FEMA’s program regulations will be subject to a vote in the house as early as this week.
The 2012 law that reformed the National Flood Insurance Program, which is suffering from an overwhelming amount of debt that has no end in sight, will be facing a vote as early as this week, which could partially repeal the regulations that have been put in to place – and more that would have been on their way.
The law was designed to make it so that individuals living in higher risk areas would pay higher premiums.
The point was to try to have the premiums reflect the actual risk more closely than they previously had been. This way, individuals whose homes were more prone to flooding would be footing more of the bill. However, what the lawmakers had not realized at the time that the law was crated, was how very many homeowners would be impacted by these changes, or how hoard the flood insurance rate increases would be hitting those individuals and families.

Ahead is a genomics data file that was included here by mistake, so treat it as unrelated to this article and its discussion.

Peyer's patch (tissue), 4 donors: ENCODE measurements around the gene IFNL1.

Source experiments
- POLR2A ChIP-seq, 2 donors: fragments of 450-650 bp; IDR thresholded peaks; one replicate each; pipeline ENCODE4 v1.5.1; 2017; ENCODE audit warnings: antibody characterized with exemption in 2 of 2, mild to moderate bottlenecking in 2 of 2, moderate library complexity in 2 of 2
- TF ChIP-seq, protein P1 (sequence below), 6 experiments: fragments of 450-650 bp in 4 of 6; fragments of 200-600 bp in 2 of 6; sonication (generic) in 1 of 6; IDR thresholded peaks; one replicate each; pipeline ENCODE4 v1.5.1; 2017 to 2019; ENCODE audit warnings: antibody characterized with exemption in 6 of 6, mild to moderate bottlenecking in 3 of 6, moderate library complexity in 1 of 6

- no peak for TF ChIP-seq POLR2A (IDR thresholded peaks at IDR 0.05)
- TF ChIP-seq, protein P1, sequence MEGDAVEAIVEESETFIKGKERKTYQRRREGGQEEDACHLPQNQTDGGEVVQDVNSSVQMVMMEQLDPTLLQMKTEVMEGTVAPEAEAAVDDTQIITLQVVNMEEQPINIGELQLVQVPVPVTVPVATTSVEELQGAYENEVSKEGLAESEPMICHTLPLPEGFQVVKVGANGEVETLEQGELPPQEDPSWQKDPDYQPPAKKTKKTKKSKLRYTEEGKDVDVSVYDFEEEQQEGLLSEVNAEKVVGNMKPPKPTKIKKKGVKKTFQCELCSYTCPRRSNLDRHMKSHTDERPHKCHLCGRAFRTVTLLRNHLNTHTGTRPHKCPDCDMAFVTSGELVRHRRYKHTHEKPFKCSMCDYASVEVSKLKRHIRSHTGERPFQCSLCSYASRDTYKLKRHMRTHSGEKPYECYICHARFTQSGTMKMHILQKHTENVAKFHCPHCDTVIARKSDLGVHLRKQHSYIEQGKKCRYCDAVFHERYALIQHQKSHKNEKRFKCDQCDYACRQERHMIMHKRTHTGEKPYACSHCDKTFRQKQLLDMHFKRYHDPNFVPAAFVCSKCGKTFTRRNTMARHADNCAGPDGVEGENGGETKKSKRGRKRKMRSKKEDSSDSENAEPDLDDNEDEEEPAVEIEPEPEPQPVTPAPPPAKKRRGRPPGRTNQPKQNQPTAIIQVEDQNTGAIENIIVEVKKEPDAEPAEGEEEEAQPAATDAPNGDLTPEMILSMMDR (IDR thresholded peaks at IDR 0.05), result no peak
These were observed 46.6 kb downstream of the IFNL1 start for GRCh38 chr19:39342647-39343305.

FEMA also made some changes to the way that the flood insurance maps would be interpreted.
For example, whereas certain homes in some communities in South Louisiana are below sea level, their insurance premiums hadn’t previously been overwhelmingly high because the zone maps from the Federal Emergency Management Agency (FEMA) had recognized that they were located near massive levees and pumping stations.
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However, FEMA has now changed the regulations so that its maps will not recognize any levees that have not been constructed with the U.S. Army Corps of Engineers’ certification. This changes the interpretation of the level of risk presented to those communities and has converted them into zones that are considered to be at a high risk of flooding.
While the concept behind the law, called the Biggert-Waters Flood Insurance Reform Act, did appear to be quite sound on paper, it is not turning out to be quite as practical as many had hoped. The goal was to shift the financial risk of covering properties in high risk flood zones off of the government and onto those homeowners. What had not been expected was that these new maps from FEMA would lead those property owners to face tremendous hikes in their premiums, some of which are tens of thousands of dollars more than they had paid in previous years.